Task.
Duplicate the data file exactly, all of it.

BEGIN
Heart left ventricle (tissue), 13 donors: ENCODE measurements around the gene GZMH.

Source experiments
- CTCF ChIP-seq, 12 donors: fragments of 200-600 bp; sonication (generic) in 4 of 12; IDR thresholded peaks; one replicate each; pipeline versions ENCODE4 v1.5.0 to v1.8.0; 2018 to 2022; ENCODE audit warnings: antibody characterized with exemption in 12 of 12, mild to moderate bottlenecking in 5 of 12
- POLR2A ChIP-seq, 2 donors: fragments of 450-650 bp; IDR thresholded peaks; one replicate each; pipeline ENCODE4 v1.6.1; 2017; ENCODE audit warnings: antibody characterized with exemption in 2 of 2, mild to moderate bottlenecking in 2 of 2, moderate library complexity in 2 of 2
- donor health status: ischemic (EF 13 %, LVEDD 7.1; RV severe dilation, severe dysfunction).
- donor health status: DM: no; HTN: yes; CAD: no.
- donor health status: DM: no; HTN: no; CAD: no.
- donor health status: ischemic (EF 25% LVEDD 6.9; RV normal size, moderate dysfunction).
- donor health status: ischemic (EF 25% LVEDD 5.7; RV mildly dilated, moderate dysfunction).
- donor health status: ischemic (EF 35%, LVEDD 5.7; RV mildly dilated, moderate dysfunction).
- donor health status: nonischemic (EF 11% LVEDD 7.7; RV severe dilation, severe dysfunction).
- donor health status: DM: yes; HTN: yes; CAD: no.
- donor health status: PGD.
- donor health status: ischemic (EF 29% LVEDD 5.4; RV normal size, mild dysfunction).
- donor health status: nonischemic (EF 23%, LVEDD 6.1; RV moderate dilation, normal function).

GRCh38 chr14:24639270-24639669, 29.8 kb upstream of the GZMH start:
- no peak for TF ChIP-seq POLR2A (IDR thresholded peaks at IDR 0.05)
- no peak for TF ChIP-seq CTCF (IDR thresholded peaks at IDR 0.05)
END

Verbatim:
Heart left ventricle (tissue), 13 donors: ENCODE measurements around the gene GZMH.

Source experiments
- CTCF ChIP-seq, 12 donors: fragments of 200-600 bp; sonication (generic) in 4 of 12; IDR thresholded peaks; one replicate each; pipeline versions ENCODE4 v1.5.0 to v1.8.0; 2018 to 2022; ENCODE audit warnings: antibody characterized with exemption in 12 of 12, mild to moderate bottlenecking in 5 of 12
- POLR2A ChIP-seq, 2 donors: fragments of 450-650 bp; IDR thresholded peaks; one replicate each; pipeline ENCODE4 v1.6.1; 2017; ENCODE audit warnings: antibody characterized with exemption in 2 of 2, mild to moderate bottlenecking in 2 of 2, moderate library complexity in 2 of 2
- donor health status: ischemic (EF 13 %, LVEDD 7.1; RV severe dilation, severe dysfunction).
- donor health status: DM: no; HTN: yes; CAD: no.
- donor health status: DM: no; HTN: no; CAD: no.
- donor health status: ischemic (EF 25% LVEDD 6.9; RV normal size, moderate dysfunction).
- donor health status: ischemic (EF 25% LVEDD 5.7; RV mildly dilated, moderate dysfunction).
- donor health status: ischemic (EF 35%, LVEDD 5.7; RV mildly dilated, moderate dysfunction).
- donor health status: nonischemic (EF 11% LVEDD 7.7; RV severe dilation, severe dysfunction).
- donor health status: DM: yes; HTN: yes; CAD: no.
- donor health status: PGD.
- donor health status: ischemic (EF 29% LVEDD 5.4; RV normal size, mild dysfunction).
- donor health status: nonischemic (EF 23%, LVEDD 6.1; RV moderate dilation, normal function).

GRCh38 chr14:24639270-24639669, 29.8 kb upstream of the GZMH start:
- no peak for TF ChIP-seq POLR2A (IDR thresholded peaks at IDR 0.05)
- no peak for TF ChIP-seq CTCF (IDR thresholded peaks at IDR 0.05)